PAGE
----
From Tim Smith's 1993-ish papers.
"The following discussion is provided, recognizing that not all measured performance behavior explains or correlates with listening tests by audio experts. The design of the OPA2604 included consideration of both objective performance measurements, as well as awareness of widely held theory on the success and failure of previous op amp designs.
The sound quality of an op amp is often the crucial selection criteria- even when a data sheet claims exceptional distortion performance. By its nature, sound quality is subjective. Furthermore, results of listening tests can vary depending on application and circuit configuration. Even experienced listeners in controlled tests often reach different conclusions.
Many audio experts believe that the sound quality of a high performance FET op amp is superior to that of bipolar op amps. A possible reason for this is that bipolar designs generate greater odd-order harmonics than FETs. To the human ear, odd-order harmonics have long been identified as sounding more unpleasant than even-order harmonics. FETs, like vacuum tubes, have a square-law I-V transfer function which is more linear than the exponential transfer function of a bipolar transistor. As a direct result of this square-law characteristic, FETs produce predominantly even-order harmonics. Figure 9 shows the transfer function of a bipolar transistor and FET. (Bipolar shows strong second, third, fourth and fifth content; the FET shows only a second harmonic, one-half the strength of the bipolar). Fourier transformation of both transfer functions reveals the lower odd-order harmonics of the FET amplifier stage.
THE OPA2604 DESIGN
TheOPA2604 uses FETs throughout the signal path, including the input stage, input-stage load, and the important phase-splitting section of the output stage. Bipolar transistors are used where their attributes, such as current capacity are important and where their transfer characteristics have minimal impact.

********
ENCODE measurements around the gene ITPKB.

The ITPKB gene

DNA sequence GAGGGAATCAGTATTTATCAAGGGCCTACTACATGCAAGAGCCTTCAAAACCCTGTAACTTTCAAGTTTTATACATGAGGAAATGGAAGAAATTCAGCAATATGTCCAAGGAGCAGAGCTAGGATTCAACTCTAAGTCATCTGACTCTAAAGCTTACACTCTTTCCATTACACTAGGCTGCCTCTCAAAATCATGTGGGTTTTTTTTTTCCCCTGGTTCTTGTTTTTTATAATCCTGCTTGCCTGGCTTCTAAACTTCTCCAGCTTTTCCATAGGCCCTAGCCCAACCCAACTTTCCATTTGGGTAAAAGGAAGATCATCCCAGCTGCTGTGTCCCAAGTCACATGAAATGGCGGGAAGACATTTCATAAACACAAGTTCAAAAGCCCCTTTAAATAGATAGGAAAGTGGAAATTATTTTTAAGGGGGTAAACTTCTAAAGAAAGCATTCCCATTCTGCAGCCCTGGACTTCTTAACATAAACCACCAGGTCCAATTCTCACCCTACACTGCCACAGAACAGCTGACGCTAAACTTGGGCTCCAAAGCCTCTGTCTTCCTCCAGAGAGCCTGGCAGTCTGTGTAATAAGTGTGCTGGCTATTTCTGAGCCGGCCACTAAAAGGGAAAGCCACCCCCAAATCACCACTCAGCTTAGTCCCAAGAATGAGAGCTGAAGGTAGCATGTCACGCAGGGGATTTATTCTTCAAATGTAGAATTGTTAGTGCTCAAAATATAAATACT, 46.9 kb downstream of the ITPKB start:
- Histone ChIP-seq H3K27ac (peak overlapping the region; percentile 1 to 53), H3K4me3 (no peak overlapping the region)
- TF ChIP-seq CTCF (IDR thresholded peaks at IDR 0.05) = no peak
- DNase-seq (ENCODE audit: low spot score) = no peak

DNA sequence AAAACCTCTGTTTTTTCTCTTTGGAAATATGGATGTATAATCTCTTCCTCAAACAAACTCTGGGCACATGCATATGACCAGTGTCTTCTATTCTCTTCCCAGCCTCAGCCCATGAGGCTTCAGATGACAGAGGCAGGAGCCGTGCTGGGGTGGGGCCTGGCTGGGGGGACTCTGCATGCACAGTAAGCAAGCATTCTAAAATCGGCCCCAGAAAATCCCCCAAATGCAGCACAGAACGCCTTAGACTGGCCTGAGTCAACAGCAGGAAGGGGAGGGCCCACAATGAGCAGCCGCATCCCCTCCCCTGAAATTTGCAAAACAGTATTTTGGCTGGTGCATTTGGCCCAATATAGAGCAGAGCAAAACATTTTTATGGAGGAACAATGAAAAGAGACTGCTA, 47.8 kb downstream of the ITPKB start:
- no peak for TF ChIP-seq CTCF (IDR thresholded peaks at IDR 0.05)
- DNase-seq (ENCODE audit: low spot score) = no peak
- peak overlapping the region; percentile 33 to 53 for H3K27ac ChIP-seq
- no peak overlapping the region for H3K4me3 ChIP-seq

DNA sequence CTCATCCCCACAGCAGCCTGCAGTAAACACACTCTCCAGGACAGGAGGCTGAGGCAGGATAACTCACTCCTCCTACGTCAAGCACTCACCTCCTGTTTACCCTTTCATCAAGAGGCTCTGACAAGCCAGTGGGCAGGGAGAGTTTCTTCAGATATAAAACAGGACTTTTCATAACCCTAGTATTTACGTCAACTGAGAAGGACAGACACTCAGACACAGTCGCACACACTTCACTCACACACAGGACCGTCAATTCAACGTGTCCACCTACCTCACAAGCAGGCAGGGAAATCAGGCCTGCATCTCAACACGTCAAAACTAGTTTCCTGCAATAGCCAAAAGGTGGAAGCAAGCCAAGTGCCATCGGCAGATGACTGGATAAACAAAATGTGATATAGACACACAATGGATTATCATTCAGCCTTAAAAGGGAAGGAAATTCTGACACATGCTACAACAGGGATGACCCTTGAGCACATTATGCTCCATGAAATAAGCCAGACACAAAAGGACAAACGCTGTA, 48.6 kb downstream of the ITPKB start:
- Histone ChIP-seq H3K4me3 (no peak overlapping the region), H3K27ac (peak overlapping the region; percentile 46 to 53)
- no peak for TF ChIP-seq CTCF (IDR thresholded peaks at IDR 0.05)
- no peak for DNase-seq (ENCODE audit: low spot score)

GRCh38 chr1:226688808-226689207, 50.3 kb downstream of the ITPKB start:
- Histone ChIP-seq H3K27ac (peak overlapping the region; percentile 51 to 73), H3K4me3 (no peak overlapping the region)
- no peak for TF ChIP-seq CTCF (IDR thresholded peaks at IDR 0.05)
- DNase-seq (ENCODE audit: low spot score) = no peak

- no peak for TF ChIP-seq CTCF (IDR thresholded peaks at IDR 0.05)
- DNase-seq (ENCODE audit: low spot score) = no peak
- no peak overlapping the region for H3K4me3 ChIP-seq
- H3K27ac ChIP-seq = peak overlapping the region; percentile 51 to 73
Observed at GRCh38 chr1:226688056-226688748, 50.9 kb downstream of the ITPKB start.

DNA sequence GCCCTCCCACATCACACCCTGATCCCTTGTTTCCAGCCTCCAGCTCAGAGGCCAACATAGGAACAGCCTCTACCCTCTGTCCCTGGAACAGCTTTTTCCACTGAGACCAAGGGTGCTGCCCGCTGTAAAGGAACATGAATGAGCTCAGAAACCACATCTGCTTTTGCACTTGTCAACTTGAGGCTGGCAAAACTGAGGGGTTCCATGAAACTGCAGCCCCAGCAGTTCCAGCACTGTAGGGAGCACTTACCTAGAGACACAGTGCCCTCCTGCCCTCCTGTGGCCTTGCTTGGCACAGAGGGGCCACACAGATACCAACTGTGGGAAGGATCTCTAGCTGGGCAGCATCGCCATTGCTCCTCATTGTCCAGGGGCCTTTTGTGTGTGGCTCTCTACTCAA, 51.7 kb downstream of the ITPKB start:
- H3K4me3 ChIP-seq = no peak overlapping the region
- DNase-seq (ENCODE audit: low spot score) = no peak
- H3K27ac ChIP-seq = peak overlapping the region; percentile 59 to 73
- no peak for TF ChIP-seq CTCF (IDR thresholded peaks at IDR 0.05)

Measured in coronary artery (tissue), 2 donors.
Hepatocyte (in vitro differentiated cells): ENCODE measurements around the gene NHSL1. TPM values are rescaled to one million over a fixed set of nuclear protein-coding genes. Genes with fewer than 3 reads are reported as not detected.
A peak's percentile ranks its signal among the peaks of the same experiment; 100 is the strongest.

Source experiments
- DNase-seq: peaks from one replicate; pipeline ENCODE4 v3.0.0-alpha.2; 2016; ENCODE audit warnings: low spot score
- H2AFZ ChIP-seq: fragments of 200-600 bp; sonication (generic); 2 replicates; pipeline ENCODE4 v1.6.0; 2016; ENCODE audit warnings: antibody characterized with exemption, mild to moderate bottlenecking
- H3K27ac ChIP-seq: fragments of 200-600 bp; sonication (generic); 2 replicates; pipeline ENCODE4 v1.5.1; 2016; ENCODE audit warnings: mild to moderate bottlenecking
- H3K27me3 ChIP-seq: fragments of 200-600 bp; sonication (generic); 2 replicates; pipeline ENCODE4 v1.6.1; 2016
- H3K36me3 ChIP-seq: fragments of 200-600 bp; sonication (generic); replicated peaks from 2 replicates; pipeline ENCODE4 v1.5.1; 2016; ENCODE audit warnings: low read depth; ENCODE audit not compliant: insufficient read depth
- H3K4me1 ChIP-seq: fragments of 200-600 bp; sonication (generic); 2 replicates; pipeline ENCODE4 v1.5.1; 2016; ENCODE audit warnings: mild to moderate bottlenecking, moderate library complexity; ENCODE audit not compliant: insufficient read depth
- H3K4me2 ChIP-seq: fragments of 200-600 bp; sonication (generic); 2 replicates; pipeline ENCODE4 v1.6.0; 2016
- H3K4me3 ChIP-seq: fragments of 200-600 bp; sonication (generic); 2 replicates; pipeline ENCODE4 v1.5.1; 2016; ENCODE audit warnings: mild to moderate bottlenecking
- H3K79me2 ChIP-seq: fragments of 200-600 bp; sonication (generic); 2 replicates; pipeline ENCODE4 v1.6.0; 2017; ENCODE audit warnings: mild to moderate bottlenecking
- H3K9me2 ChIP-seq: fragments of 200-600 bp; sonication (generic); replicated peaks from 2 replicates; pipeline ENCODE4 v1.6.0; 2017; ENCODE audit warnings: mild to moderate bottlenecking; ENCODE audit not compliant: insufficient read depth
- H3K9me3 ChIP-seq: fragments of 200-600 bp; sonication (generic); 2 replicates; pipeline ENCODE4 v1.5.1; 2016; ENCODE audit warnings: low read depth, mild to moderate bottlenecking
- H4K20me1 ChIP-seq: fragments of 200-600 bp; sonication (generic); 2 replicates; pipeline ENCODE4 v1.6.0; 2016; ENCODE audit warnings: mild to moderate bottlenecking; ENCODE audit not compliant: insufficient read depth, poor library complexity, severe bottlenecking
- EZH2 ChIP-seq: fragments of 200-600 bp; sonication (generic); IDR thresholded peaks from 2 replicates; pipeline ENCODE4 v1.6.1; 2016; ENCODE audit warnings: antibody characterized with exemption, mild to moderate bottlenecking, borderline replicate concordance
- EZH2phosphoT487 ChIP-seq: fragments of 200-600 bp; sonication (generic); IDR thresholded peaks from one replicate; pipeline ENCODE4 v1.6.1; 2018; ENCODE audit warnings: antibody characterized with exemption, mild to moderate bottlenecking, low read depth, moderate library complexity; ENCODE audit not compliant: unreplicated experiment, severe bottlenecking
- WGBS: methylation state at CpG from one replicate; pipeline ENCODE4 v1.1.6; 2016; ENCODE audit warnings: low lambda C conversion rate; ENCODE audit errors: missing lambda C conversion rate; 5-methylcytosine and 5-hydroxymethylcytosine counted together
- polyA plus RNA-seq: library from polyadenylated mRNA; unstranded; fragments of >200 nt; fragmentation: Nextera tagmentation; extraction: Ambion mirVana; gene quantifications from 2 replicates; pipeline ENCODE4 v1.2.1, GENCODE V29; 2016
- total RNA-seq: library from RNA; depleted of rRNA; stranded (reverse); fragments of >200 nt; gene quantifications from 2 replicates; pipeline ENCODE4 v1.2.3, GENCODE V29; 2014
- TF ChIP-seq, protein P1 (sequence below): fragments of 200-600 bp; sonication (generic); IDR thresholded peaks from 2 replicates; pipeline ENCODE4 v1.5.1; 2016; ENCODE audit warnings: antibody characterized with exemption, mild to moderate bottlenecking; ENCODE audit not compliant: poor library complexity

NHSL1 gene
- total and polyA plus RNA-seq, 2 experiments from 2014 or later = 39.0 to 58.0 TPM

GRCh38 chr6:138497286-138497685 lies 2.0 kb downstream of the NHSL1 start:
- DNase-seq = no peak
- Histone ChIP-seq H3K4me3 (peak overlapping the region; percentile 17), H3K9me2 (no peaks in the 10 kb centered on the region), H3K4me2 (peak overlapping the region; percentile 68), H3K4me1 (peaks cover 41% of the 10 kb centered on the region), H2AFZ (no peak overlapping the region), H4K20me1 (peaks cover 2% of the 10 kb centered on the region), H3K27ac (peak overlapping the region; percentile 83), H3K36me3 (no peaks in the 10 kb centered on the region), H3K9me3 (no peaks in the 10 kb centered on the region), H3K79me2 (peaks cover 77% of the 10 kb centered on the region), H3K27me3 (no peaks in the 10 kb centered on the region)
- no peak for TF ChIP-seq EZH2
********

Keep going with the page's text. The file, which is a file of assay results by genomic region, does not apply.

The topology consists of a single folded-cascode gain stage followed by a unity-gain output stage. Differential input transistors J1 and J2 are special large-geometry, P-channel JFETS. Input stage current is a relatively high 800uA, providing high transconductance and reducing voltage noise. Laser trimming of stage currents and careful attention to symmetry yields a nearly symmetrical slew rate of +/-25V/us.
The JFET input stage holds input bias current to approximately 100pA, or roughly 3000 times lower than common bipolar-input audio op amps. This dramatically reduces noise with high-impedance circuitry.
The drains of J1 and J2 are cascoded by Q1 and Q2, driving the input stage loads, FETS J3 and J4. Distortion reduction circuitry (patent pending) linearizes the open-loop response and increases voltage gain. The 20MHz bandwidth of the OPA2604 further reduces distortion through the user-connected feedback loop.
The output stage consists of a JFET phase-splitter loaded into a high speed all-NPN output drivers. Output transistors are biased by a special circuit to prevent cutoff, even with full output swing into 600 ohm loads.
The two channels of the OPA2604 are completely independent, including all bias circuitry. This eliminates any possibility of crosstalk through shared circuits- even when one channel is overdriven.